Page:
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Third Party Suicide?

After reading hugh's message about the consequences of our garbage
collector, I started worrying. When people started talking about
living without CFRONT as a basis for a compiler, I started worrying
some more. How totally are we writing off developers outside our
own office space, even if we manage to get this kluge to serve our
own local purpose?

As you know, I always wind up spending a lot of time attempting to
draft messages that will stimulate thought without provoking
religion (though I certainly fail often enough in spite of the effort :-)
Well, this time, while I was in the throes, I received a message
from kelvin throop. I have excerpted a piece which sums up many of
my concerns quite nicely, probably better than I would have myself:
As you know, I haven't commented on much traffic on this loop for
quite a while.  The reasons are a linear combination of embroilment
in other development projects, a feeling that issues were being resolved
just fine without my butting in, and, frequently, lack of comprehension
of the vocabulary and issues being discussed (it's all InScruTable to
my NonTransMutable mentation).

However, the past day's discussion of C++ compiler issues related to the
macros that implement garbage collection has triggered my Master Caution
And Warning alarm.  Just in case it hasn't had the same effect on you,
I'd like to compare notes on what's going on here.

One of the main concerns I had with the choice of C++ as a development
language for front-ends (as opposed to the black box back-end), was that
we were trying to drive a piling to the shifting sands of a
language that was neither standardised nor widely implemented except
through CFRONT.

Aside from the obvious and already-discussed risks, we now seem to have
fetched up against the consequences of betting on a language
that hasn't achieved the stability of widely-distributed commercial systems.
We're pushing the language to its limits, and it looks like we're running
into the inevitable limitations in a new product.  I've seen this happen
in project after project since 1969, when we were trying to write an
operating system in a high-level systems programming language that had been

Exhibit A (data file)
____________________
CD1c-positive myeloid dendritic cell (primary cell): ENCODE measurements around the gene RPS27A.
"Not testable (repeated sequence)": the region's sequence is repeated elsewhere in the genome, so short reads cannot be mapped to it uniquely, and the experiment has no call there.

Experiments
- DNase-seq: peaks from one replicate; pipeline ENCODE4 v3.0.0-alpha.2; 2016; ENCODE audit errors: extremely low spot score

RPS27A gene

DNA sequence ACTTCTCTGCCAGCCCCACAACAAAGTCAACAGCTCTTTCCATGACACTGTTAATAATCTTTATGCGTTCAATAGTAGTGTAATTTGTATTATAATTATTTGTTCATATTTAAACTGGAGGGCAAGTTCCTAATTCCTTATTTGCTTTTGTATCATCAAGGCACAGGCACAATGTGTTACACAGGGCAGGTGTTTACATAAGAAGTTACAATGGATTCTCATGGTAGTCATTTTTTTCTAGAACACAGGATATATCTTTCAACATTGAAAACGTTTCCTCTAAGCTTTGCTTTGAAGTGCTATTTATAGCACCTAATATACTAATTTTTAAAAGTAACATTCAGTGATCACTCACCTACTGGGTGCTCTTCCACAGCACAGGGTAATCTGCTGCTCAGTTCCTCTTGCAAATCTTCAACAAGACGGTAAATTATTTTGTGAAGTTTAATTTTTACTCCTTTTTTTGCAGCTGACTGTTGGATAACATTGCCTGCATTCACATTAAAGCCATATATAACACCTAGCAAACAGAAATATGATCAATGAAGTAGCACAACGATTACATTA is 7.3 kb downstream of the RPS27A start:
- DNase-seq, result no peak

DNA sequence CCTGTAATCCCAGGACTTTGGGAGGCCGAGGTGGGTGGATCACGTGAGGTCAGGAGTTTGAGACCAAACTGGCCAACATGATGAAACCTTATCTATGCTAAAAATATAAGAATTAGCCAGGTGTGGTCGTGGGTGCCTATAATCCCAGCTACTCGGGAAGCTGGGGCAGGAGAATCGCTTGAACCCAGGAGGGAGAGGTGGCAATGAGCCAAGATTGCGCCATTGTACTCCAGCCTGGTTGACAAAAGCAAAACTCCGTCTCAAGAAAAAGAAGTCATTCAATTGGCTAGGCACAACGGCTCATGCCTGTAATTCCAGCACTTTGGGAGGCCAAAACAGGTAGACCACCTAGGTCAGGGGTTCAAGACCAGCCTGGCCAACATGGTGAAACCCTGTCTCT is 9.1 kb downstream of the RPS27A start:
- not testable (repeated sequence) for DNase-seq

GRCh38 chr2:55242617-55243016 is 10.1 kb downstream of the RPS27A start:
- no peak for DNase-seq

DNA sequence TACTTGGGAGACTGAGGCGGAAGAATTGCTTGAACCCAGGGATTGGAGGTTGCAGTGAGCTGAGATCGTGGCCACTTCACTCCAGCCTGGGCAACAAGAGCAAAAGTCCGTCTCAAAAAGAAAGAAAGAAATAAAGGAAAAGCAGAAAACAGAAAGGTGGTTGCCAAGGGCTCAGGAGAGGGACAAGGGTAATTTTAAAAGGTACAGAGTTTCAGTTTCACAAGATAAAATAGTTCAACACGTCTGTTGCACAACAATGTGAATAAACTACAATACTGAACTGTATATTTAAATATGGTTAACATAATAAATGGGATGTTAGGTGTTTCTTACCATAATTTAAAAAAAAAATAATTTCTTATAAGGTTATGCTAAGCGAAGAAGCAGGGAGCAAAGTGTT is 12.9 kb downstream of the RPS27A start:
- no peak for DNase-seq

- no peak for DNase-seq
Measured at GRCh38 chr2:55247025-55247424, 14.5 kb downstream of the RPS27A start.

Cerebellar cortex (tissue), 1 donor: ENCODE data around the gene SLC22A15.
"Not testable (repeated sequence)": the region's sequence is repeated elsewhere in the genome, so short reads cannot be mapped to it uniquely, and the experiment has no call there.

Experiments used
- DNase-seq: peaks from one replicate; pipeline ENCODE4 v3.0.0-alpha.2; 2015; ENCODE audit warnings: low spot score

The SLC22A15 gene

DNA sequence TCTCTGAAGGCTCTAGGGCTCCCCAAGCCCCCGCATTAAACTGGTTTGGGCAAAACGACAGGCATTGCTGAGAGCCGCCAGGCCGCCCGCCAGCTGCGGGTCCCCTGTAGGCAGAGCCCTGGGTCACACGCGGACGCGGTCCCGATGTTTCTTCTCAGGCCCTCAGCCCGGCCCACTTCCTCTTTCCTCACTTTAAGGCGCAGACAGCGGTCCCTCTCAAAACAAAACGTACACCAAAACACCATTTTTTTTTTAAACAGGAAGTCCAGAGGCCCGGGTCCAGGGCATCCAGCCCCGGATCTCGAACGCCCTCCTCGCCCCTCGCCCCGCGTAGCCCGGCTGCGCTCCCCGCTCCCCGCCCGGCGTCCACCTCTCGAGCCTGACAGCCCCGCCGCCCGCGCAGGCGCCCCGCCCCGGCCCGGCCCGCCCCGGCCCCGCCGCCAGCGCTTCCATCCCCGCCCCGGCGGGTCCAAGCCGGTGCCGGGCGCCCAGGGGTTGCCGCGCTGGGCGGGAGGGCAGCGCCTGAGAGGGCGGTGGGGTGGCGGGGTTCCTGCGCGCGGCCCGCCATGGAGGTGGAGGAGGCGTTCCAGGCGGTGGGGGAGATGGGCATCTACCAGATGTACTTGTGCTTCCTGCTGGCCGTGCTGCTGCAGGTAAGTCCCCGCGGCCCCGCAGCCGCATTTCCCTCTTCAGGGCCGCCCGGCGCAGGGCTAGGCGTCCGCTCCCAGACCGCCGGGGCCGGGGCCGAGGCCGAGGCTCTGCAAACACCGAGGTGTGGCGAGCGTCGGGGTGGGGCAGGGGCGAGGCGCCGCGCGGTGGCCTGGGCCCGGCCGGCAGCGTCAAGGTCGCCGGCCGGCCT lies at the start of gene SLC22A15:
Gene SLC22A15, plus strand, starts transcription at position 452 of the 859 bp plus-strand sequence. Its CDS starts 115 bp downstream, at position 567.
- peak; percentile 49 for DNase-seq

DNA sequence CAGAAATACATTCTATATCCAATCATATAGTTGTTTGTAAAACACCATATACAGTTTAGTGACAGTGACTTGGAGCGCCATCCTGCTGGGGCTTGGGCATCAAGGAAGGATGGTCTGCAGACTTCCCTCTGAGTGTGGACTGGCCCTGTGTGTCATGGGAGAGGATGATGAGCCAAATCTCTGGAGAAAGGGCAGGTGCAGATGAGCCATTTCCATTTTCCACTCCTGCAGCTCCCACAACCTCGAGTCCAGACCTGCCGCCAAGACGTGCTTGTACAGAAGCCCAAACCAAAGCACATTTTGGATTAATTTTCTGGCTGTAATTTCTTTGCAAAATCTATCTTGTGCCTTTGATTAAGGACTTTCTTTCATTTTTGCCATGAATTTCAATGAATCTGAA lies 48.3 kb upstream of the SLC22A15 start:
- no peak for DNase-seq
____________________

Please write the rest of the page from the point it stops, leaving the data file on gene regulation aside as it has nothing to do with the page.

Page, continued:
developed in-house for the express purpose of developing that system.
>>From Multics-PL/I to the first generation of applications that tried to
use Ada, the symptoms are familiar.

If we're trying to do things that blow up the only existing reference
implementation of C++, to the extent that we're seriously considering
shifting to a language environment that does not even target (at
present) the two most widely distributed front-end architectures (the
PC and Mac), it looks like we've got the "first real user of the
language" blues, and bad.

I don't really know what the precipitating factors are for this
apparent problem, particularly since, as usual, there appear to be several
causes which must be weighed together, nor do I remotely know enough about
what's going on to begin to offer suggessions.  At this point I just want
to remind folks that development projects which have bet on ragged edge
features of leading edge languages have, historically, been prone
to disaster and slippages, sometimes measured in years (in fact,
had Multics not run afoul of PL/I, we might not be using Unix today).

If we are, indeed, constructing a development environment that forces
unfamiliar tools upon our front end developers, requires them to code
in an obtuse and hard to debug manner, and does not provide easy
integration with existing code implemented with industry-standard compilers,
perhaps we should take a couple of steps back from the abyss and think about
what we are doing.  In such a situation, should

        *  Scrapping the garbage collection architecture,
        *  Using C as the reference front-end implementation
           language, with C++ as an option,
and/or  *  Redefining the level of interface between the front-end
           support code and the application to be more at arm's length
           and hence language-independent (as is ADS, for example)

be off the agenda?
How clearly have we thought through the implications of what we are
doing for (or to) our third parties?

Bobp, this is of course of most concern to you. Has there been an intense
discussion yet of what a C-based frontend to all this stuff would look
like? If not, I would propose that you grab hugh and markm and discuss
it (I propose a 3-person meeting, since 3-person meetings seem so much
more effective). 

In general, are Walker and I confused? Are people really talking about
taking an approach which rejects CFRONT implementations of C++ for
the foreseeable future?